It is also even more inconceivable that Jesus used the word eklektos in two different ways: as Jews in Matthew 24 and Mark 13, and as believers or the Church the rest of the time. Any unbiased reader would think that all of the references made by Jesus to the elect are speaking of the same group. In Luke 18:7 Jesus speaks of God hearing and responding to the continual prayers of the “elect.” The first seven verses of the chapter tell of the woman who kept coming to the judge until he finally heard her and assisted her. If an earthly judge will do this, what will God do for His elect, His own? Is Jesus speaking of one “elect” in Luke 18 and of a different “elect” in Matthew 24:31 when He says that the angels will gather together His “elect?” Are the “elect” of Luke 18 different from the “elect” of Matthew 24 for whom the days of the Tribulation will be shortened? To distinguish between the “elect” of Luke 18 and the “elect” of Matthew 24 is careless exegesis, especially when Jesus never hints of a distinction. And no Scripture in the New Testament requires a distinction.

Also consider the word “elect” in the flow of Matthew. In 16:18 is the well-known statement: “I will build my church,” and in Matthew 28:19-20 is the Great Commission that was given to the Church. In between these two passages is the reference to “the elect” in the Olivet Discourse. Are the believers in 16:18 and the believers in 28:19-20 different from “the elect” in Matthew 24? According to the Dispensationalists, 16:18 and 28:19-20 apply to the Church but Matthew 24 is addressed to literal Israel. There is no hint, even a subtle hint, in the texts that a distinction should be made between the people of these three passages. Surely the Lord intends all three to be related. He is creating a people (16:18) as His people witness to others (28:19-20), and it is the total people that He will gather together at His return (24:31). These passages should be united rather than divided. In Matthew there is only one elect.

From this consideration it is obvious that when used of people, the word eklektos refers to a single group and always the same group, the people of God, true believers, the Church. There is no basis for limiting the word to only physical Jews in Matthew 24 and Mark 13 as the Dispensationalists do, but then allowing the word to have a broader meaning in the rest of the New Testament. They limit eklektos when spoken by Jesus in the Olivet Discourse to ethnic Jews but assert no such limit when Jesus uses the word in Matthew 20, 22, and Luke 18. It is difficult to comprehend Jesus speaking of one elect in Matthew 20 and 22 and a different elect in Matthew 24. Such interpretations reveal the importation of a system onto Scripture, forcing Scripture to support the system, when the system itself is totally absent from the Scriptures. In no New Testament passage does the word refer only to ethnic Jews. To claim that the word in the Olivet Discourse refers to ethnic Jews is to use the word in a manner contrary to its use in all other passages in the New Testament. There must be a clear exegetical basis for such a novel identification. There simply is none. It is unbelievable that some believers will totally divorce the Church from the Olivet Discourse and not allow the elect there to be the same as the elect in the rest of the New Testament. The word “elect,” wherever used in the New Testament, refers to believers who belong to Christ and, therefore, belong to the Church.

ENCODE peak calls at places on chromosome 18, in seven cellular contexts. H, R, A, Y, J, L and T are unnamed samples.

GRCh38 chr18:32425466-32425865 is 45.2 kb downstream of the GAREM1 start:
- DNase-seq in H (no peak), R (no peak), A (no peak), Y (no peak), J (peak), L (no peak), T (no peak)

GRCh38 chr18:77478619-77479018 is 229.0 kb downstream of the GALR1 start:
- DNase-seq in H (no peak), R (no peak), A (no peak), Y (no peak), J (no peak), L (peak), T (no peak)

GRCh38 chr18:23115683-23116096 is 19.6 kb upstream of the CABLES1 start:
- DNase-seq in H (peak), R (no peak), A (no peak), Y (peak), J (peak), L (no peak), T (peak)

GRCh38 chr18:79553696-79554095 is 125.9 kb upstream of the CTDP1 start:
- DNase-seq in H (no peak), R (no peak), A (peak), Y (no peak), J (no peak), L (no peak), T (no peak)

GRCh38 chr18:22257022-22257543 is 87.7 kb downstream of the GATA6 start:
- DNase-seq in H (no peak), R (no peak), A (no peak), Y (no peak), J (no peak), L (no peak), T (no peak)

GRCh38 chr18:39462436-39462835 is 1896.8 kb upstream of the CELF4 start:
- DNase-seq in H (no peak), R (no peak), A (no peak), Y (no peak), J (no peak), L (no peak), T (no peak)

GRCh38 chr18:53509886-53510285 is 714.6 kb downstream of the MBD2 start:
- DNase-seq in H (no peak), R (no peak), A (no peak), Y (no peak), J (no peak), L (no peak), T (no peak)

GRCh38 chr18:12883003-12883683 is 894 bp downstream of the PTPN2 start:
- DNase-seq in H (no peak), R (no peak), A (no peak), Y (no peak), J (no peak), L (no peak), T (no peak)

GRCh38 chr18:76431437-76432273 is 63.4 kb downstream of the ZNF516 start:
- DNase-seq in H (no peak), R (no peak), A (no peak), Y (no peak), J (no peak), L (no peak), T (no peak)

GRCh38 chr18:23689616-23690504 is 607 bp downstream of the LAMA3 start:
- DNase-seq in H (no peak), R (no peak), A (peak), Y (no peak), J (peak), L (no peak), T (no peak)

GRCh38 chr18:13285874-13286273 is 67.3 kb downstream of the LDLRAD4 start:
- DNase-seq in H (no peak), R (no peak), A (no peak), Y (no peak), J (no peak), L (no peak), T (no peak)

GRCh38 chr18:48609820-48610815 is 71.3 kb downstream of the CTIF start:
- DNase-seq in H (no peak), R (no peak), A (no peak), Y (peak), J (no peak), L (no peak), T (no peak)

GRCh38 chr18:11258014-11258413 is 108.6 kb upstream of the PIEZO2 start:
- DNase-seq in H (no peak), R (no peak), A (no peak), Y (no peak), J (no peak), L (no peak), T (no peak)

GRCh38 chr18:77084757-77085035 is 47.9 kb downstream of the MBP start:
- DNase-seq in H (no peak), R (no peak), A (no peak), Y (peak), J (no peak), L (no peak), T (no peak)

The identification given to this one word is definitive. If the “elect” is equated with the Church, then, according to the Lord Himself, the Church is on the earth during the Tribulation. Even Walvoord agreed: “This definition makes impossible any other view than the posttribulational concept” (The Rapture Question, 19). He added: “If these believers in the Tribulation are properly described as members of the church, it leads inevitably to the conclusion that the church will go through the Tribulation” (19-20). No other conclusion is warranted. And the word “elect” in the Olivet Discourse refers to believers (the Church) on the earth during the Great Tribulation.

However, in the “little apocalypse” (Mk. 13 par.) and Lk. 18:7,
the church is spoken of as the elect (eklektoi).
This is in the context of the persecution which . . . they are to endure,
the suffering which they are to bear in the course of discipleship,
and the protection which they will be given by God,
who entirely for their sake will go so far as to shorten the time.
Dictionary of New Testament Theology

The term occurs again in Mk. 13:19ff.; Mt. 24:12ff.
Here it has an eschatological content but with no sectarian slant.

Posttribulationists can point
to the posttribulational gathering of the elect as an expression
which easily lends itself to the rapture.
The burden of proof falls then on those
who would put the rapture before the tribulation.
Robert H. Gundry